Thermodynamic Machines: An Evolutionary System as a Designer of Future Environments

The proposed machine looks to use global warming´s temperature increase, greenhouse gases emissions, and technological mechanisms as inputs, in order to create a large-scale reversible thermodynamic machine that is able to accelerate or decelerate the evolutionary processes, generating unexpected hybrid environments.

The proposed thesis looks to make contributions in the domains of knowledge by analyzing global warming in the condition of Hyperobject. According to Timothy Morton, member of the object-oriented philosophy movement, hyperobjects are objects massively distributed in time and space relative to humans; they are all related to some other entity, whether or not they are directly manufactured by humans. He defines the main characteristics of hyperobjects, stating that these “are, which means that they ‘stick’ to beings that are involved with them. They are nonlocal; in other words, any ‘local manifestation’ of a hyperobject is not directly the hyperobject. They involve profoundly different temporalities than the human-scale ones we are used to. In particular, some very large hyperobjects, such as planets, have genuinely Gaussian temporality: they generate spacetime vortices, due to general relativity. Hyperobjects occupy a high-dimensional phase space that results in their being invisible to humans for stretches of time. And they exhibit their effects interobjectively; that is, they can be detected in a space that consists of interrelationships between aesthetic properties of objects1.”
Timothy Morton considers global warming as the prime example to identify hyperobjects. But what do we understand by Global Warming? According to the Oxford Dictionary, it can be interpreted as a progressive increase in the comprehensive temperature of the earth´s atmosphere due to the “greenhouse effect” caused by increased levels of some gases. These gases, including water vapor (H2O), carbon dioxide (CO2), methane (CH4), nitrous oxide (N2O), ozone (O3), chlorofluorocarbon (CFC), and hydrofluorocarbon (HCFC, HFC), allow sunlight to pass through the atmosphere where it is absorbed by the earth´s surface. The earth´s surface then radiates it back to space in the form of heat; but part of the heat gets trapped in the atmosphere because of the presence of the gases2.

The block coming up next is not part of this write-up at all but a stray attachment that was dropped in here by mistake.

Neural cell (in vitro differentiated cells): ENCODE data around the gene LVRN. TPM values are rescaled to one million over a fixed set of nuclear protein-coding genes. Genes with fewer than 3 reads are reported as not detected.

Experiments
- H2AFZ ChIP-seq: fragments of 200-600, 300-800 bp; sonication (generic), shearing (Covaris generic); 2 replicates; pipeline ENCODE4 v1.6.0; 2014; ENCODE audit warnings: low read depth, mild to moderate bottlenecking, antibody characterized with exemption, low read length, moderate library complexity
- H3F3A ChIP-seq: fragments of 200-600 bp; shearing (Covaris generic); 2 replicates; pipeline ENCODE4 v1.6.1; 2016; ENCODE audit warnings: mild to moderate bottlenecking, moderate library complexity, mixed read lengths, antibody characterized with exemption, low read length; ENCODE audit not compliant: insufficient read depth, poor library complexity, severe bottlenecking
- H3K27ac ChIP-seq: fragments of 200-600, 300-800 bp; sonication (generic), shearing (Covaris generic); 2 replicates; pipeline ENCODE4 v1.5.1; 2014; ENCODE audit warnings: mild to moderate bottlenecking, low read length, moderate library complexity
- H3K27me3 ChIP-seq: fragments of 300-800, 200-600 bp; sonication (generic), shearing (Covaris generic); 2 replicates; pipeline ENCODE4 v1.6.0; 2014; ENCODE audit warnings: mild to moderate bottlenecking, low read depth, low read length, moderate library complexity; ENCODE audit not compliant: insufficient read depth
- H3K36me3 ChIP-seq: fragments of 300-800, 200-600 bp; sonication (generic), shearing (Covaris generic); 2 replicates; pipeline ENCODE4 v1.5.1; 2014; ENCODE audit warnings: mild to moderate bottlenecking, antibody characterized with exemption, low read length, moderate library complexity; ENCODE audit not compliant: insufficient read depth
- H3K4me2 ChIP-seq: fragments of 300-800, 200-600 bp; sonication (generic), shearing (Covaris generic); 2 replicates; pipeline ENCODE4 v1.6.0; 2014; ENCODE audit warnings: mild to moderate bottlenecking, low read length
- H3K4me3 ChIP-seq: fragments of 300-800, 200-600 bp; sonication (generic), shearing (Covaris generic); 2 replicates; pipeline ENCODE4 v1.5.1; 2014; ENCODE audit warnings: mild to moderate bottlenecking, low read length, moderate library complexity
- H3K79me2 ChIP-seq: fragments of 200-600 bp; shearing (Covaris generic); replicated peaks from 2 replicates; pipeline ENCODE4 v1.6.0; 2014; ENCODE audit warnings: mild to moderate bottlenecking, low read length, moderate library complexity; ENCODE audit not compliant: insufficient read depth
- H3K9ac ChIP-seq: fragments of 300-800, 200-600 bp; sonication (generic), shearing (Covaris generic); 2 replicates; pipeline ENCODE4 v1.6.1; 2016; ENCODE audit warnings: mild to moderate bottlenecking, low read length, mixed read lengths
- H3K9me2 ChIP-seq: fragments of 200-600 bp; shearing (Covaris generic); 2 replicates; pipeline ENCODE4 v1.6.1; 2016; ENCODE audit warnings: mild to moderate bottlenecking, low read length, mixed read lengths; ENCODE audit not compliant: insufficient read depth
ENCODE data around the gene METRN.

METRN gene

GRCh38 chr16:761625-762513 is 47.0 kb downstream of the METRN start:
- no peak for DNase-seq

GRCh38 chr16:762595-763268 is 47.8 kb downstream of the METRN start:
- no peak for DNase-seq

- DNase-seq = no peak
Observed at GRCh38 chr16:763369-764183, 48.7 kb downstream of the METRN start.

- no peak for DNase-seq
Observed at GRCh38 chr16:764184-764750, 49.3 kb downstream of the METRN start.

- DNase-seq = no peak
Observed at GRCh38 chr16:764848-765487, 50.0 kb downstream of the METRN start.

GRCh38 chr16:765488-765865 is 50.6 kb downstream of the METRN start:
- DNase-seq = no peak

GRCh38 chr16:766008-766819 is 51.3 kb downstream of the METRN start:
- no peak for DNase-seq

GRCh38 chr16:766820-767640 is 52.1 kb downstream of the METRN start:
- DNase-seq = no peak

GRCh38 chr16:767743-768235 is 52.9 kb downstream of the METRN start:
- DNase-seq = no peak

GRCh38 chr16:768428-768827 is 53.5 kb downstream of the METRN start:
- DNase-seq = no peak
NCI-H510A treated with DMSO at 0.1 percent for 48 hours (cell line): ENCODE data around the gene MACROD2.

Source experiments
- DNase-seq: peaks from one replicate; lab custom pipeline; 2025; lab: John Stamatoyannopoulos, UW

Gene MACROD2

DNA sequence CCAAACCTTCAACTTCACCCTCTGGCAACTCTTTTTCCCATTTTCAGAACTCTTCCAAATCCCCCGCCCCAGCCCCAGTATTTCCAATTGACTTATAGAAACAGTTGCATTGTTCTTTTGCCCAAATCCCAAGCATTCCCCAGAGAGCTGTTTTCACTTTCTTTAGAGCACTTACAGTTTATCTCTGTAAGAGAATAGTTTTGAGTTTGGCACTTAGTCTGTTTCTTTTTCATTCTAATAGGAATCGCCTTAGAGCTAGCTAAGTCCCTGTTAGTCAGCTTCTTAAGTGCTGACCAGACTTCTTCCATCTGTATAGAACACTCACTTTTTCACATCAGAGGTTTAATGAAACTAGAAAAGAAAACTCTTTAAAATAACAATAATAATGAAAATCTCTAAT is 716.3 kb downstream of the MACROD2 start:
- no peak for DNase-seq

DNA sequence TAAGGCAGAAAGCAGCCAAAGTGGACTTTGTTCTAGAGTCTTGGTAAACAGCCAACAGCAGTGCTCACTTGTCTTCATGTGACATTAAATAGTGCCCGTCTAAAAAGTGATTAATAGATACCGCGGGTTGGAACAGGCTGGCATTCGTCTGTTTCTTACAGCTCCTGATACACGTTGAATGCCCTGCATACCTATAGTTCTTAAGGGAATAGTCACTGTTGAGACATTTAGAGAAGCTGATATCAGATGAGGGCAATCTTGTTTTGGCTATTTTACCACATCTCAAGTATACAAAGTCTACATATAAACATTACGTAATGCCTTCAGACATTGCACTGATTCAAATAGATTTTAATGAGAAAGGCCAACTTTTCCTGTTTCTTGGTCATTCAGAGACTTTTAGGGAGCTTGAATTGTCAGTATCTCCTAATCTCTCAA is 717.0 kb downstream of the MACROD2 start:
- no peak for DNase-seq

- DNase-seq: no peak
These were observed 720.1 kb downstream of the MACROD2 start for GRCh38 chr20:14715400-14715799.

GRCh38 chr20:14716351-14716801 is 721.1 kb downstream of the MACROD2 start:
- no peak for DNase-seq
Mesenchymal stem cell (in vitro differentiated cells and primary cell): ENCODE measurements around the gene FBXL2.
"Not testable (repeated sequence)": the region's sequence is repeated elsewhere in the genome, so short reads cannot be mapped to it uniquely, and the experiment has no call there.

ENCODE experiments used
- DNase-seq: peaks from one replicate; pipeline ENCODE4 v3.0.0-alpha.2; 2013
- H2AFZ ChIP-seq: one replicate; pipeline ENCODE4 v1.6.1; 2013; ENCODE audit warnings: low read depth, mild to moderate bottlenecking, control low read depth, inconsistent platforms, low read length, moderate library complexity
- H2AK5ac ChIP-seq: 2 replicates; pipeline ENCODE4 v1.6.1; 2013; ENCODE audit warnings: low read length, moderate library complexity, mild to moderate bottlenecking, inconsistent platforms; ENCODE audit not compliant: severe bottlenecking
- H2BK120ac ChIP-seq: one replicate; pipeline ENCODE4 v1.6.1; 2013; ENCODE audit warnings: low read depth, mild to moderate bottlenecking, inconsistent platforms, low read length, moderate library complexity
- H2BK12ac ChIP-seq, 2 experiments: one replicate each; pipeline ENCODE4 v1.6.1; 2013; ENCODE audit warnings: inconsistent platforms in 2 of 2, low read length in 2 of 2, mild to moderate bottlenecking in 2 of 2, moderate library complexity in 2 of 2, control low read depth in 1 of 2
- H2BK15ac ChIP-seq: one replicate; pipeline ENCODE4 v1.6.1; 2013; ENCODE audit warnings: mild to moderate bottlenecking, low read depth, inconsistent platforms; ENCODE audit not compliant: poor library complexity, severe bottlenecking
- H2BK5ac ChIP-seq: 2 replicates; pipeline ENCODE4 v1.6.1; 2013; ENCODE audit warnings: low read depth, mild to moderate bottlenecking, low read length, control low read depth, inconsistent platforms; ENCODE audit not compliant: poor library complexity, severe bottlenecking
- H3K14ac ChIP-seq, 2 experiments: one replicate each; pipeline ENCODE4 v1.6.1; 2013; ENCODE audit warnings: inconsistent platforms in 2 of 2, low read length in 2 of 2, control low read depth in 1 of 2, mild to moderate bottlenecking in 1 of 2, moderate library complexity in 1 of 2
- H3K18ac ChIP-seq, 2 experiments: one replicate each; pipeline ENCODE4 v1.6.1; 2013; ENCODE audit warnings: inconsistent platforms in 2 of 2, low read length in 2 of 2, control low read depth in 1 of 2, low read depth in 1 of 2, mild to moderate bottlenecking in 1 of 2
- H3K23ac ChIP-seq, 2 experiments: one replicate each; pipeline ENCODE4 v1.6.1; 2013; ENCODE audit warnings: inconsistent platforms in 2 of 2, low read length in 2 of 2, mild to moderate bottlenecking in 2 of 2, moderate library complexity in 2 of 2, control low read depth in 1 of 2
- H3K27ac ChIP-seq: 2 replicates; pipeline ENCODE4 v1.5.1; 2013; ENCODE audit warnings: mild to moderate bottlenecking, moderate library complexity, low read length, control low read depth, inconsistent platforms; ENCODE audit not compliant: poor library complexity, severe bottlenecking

Global warming presents some characteristics that define Morton´s idea of hyperobject. It is viscous in the sense that it “burns the skin on the back of my neck, making me itch with physical discomfort and inner anxiety3.” This is evidence that global warming affects all beings involved with it. It is also nonlocal, meaning it is not visible to humans, if not is visible as a collusion between objects affected by it. “When you feel raindrops, you are experiencing climate, in some sense. In particular you are experiencing the climate change known as global warming. But you are never directly experiencing global warming as such4.” It is massively distributed in time and space (temporal undulation) in ways that bewilder humans beings, and makes interacting with them complicated and mysterious. It is phased; we can only see pieces of it at a time because of its trans-dimensional quality. “We only see pieces of them at once, like a tsunami or a case of radiation sickness. Less than adequate perception of higher dimensions of structure, which is where the hyperobjects live5.” In order to see global warming, humans would have to occupy a trans-dimensional space to see it “unfolding explicitely”. Finally, it is interobjective. This means it is formed by relations between several objects. Hyperobjects leave footprints; earthquakes can be considered footprints of global warming. They originate because of a variation in oceanic temperature, which change the pressure on Earth’s crust and provoke landslides, liquefaction, and/or tsunamis.
As mentioned before, Global Warming is the result of a process by which radiation from the Earth´s atmosphere heats the crust. It is produced by human activities, and this heat excess impacts the planet Earth in different ways:
• Sea Level Rise: increased by 4mm per year. The rate in the last two decades is nearly double that of the last century6.
• Actual Temperature: increased by 1ºC since the Industrial Revolution. Most of the warming occurred in the past 35 years, with 16 of the 17 warmest years on record occurring since 20017.
• Shrinking Ice Sheets: Greenland lost 150 to 250 cubic kilometers (36 to 60 cubic miles) of ice per year between 2002 and 2006, while Antarctica lost about 152 cubic kilometers (36 cubic miles) of ice between 2002 and 20058.
• Ocean Acidification: acidity of surface ocean waters has increased by about 30 percent since the Industrail Revolution (the amount of carbon dioxide absorbed by the upper layer of the oceans is increasing by about 2 billion tons per year)9.
Nowadays, ecological awareness is increasing and human beings are looking for strategies to reduce the global warming impact; Figure 1 evidences the accelerated increase in the level of CO2 during the last 65 years.
Architects are engaged in projecting architecture that suggests the reduction of environmental impact of buildings by focusing on energy efficiency and ecological design. But is this approach enough to make a difference on a global scale? Is it possible to reduce global warming impact or will it continue increasing? Timothy Morton argues that 75% of the greenhouse gases nowadays present in the atmosphere will continue to be present in half a millennium; it will take around twenty-five thousand years for the oceans to absorb these gases.